I’m not sure when I developed the small coastal town attitude about space and privacy on the coast or when a visitor’s presence began to diminish the experience. Now a special spot is ‘ruined’ because someone else is there. Crumbs! What have I become? In an overpopulated world, this is a selfish attitude and we’re all quite spoilt down here. I also realise that the elephant in the room is that I’m as guilty as anyone else of having my presence on the beach affecting someone else’s desire for isolation. This desire to be the first to the beach may sound like competition but it’s more than that.
It’s not just about getting to the deep water hole for a fish before anyone else snaffles it or discovering the lone nautilus shell, but about immersing yourself in the landscape with spontaneity, unhindered by people.
It’s deciding to follow meandering plover tracks from the shoreline to the dunes, to see if you can find that exposed and elusive camouflaged egg without walking over someone’s towel or through their fishing line.
It’s seeing the dark glint of a fossilised shark tooth in the sand while trying to ignore the flash of a smashed stubby.
It’s about finding that dried seahorse, tail tangled in seaweed, nestled up to a tiny leather jacket with a background of kelp, sponge and blue bottles like a miniature museum diorama or a seafood salad.
It’s noticing the succession of beached and bleached cuttlefish bones. Some standing half buried in the sand like self-made headstones. It’s then puzzling over the tell-tale imprints of the mystery toothy predator that ended its life. The ragged slashes of an unknown shark, the conical holes left by large fish, dolphins and seals, with only size and pattern left to tell them apart.
It’s picking over the frame of a grouper, peg-teeth gaping at the darkening sky and wondering how old it is. A fish that could have been swimming out there since the 1950’s. These seemingly fragile relics must be tough because the only way onto this particular beach is via a gauntlet of immense, top heavy and dumping waves. Hence the absence of surfers.
Although I despise it, even the rubbish washed up here is curious. A half-drunk bottle of plum wine from Japan, a tube of “Lucky” cigarettes from China and a carton of chocolate milk from Saudi Arabia. There’s a long piece of barnacle encrusted bamboo as thick as your leg with saw marks on it – I wonder from where it's drifted. This marine debris is a reminder that the ocean connects us.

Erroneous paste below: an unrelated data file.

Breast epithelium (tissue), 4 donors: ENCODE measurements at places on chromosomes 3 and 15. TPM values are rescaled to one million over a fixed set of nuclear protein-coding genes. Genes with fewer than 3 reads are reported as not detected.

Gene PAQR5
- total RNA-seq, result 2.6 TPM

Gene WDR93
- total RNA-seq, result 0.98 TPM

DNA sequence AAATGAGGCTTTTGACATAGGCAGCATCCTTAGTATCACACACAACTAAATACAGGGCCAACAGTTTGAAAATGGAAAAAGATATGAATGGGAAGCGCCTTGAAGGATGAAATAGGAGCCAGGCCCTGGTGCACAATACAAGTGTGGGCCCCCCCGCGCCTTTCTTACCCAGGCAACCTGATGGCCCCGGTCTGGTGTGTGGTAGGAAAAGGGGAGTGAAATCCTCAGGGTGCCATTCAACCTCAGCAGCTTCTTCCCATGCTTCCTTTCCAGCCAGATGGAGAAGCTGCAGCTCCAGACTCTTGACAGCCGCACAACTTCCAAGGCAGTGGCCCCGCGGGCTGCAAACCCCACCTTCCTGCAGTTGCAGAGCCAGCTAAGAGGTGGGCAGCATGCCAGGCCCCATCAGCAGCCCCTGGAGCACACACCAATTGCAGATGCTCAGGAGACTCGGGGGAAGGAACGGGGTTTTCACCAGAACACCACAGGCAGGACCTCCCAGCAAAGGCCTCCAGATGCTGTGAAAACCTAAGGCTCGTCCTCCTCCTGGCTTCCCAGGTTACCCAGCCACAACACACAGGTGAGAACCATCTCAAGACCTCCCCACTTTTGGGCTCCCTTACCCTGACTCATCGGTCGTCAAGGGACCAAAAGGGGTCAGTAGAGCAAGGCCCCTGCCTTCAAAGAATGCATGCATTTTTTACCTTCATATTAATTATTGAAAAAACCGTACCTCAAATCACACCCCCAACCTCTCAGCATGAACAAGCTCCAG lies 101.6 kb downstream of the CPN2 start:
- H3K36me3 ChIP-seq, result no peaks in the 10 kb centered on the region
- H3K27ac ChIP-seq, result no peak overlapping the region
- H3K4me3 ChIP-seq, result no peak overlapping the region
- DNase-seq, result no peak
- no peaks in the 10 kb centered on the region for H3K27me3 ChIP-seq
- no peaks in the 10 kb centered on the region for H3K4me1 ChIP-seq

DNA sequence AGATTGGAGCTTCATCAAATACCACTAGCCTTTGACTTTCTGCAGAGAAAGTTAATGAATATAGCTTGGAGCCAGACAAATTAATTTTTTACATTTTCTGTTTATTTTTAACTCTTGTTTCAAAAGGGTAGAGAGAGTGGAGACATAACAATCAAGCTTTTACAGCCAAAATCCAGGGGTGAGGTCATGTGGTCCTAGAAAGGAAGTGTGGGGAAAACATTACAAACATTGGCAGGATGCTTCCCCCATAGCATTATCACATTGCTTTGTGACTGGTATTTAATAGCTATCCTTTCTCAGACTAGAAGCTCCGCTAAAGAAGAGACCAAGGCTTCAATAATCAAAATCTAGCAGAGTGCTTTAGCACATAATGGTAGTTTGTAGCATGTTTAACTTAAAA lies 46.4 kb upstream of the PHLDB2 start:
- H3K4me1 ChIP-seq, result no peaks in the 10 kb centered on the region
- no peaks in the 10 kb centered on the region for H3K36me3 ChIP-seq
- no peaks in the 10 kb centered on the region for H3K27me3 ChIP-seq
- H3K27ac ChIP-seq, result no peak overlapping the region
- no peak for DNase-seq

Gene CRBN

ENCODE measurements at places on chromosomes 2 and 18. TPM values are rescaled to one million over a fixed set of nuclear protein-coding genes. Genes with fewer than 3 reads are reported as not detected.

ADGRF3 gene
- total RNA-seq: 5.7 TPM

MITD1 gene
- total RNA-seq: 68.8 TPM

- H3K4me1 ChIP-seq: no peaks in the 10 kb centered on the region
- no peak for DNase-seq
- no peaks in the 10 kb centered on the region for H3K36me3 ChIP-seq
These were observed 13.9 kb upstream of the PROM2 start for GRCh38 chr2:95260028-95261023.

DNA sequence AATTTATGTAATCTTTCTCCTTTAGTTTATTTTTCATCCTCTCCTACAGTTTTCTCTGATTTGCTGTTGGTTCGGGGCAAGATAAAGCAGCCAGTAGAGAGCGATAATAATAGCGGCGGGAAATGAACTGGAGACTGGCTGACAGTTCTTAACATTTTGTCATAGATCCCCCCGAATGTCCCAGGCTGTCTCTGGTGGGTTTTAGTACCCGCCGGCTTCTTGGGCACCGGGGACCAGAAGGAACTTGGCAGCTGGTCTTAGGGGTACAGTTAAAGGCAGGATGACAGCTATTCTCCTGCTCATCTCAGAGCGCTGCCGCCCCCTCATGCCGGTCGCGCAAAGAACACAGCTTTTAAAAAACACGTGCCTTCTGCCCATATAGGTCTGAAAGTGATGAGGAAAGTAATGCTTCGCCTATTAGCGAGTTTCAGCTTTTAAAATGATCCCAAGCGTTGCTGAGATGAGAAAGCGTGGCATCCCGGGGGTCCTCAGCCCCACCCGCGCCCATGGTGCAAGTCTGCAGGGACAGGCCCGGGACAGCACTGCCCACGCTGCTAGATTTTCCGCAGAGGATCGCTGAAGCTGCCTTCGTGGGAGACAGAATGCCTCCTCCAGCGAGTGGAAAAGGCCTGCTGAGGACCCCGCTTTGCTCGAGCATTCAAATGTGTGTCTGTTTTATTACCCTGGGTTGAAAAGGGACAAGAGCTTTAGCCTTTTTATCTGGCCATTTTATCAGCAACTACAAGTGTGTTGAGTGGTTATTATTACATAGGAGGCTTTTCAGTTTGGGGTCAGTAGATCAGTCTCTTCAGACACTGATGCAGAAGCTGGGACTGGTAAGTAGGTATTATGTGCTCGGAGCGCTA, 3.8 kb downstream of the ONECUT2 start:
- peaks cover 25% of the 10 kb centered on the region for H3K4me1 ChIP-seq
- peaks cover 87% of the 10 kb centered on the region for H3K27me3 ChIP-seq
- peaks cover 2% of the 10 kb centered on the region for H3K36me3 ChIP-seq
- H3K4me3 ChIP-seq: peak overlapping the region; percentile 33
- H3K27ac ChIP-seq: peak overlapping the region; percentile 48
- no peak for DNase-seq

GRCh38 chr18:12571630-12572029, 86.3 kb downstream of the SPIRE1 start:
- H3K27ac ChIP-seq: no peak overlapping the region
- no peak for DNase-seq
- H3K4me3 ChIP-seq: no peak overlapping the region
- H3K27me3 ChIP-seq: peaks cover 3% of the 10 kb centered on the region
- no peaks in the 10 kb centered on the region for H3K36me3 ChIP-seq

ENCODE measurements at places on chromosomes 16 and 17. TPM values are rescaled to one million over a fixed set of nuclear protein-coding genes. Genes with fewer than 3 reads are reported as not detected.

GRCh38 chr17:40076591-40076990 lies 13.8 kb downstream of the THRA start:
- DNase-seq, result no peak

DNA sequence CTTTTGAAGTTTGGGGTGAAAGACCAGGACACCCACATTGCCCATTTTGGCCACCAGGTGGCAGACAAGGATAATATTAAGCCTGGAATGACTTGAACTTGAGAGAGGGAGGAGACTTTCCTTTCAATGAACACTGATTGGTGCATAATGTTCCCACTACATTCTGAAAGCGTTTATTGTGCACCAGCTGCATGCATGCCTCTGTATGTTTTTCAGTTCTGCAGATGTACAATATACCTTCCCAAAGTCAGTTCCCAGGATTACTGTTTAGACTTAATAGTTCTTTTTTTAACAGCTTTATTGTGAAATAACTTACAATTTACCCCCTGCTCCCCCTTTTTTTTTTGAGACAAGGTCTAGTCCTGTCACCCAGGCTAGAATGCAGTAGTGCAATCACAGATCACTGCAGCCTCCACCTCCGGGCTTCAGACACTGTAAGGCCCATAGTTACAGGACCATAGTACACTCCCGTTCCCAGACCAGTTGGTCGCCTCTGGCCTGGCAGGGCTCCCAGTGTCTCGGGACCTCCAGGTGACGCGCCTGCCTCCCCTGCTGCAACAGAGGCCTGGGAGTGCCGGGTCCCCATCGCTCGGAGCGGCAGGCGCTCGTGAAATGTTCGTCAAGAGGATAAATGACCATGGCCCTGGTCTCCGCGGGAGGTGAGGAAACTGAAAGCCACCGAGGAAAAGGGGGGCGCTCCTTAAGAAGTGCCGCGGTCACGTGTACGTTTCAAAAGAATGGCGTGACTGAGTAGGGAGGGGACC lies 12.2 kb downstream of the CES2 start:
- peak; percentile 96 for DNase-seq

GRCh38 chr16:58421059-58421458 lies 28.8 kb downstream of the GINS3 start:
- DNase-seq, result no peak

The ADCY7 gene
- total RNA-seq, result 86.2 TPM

A post-gale stroll is the winters highlight. It permits for a slightly macabre exploration of sea life that regularly succumbs to the violence of the weather, such as a dead seal pup or stranded whale. It allows for ‘poking with stick proximity’. A chance to be familiar with wild animals usually hidden or distant. A wreck of shearwaters. Aptly named as the lifeless birds do look like a fleet of little weather beaten boats, lying miserably in the sand. Some with wings blown upright, flapping in the gusts like torn sails. The point is, these quiet, often lone and isolated walks shake you out of your routine, clear the head and enliven. This experience for me is diluted when there are visitors prancing around.
What is the solution to a desire for solitude in wild coastal places? Either move away somewhere even more remote, or adapt, share and embrace others in these places. Basically just get over it. I can’t do the former with a young family so I’m accepting the latter.
In fact this week, as per last, I’m taking a bunch of school kids out to a remote beach with Gary Muir, a renowned local educator, to find tracks, scats and other signs of native animals on the beach as part of their science curriculum. It’s anything but solitude, it’s a cacophony of excited chatter and squealing but a step toward triggering a possible life time of ecological interest for young minds, and it’s rewarding. They loved the dead seal.
Perhaps I’ve turned the corner. I’m even stopping to chat to beach combing and fishing tourists. I don’t give away secrets but at least I offer advice on what fish are moving or good fossicking spots, in the hope that sharing a passion for the south coast will engender respect in them for the landscape.
One day I might even look forward to summer.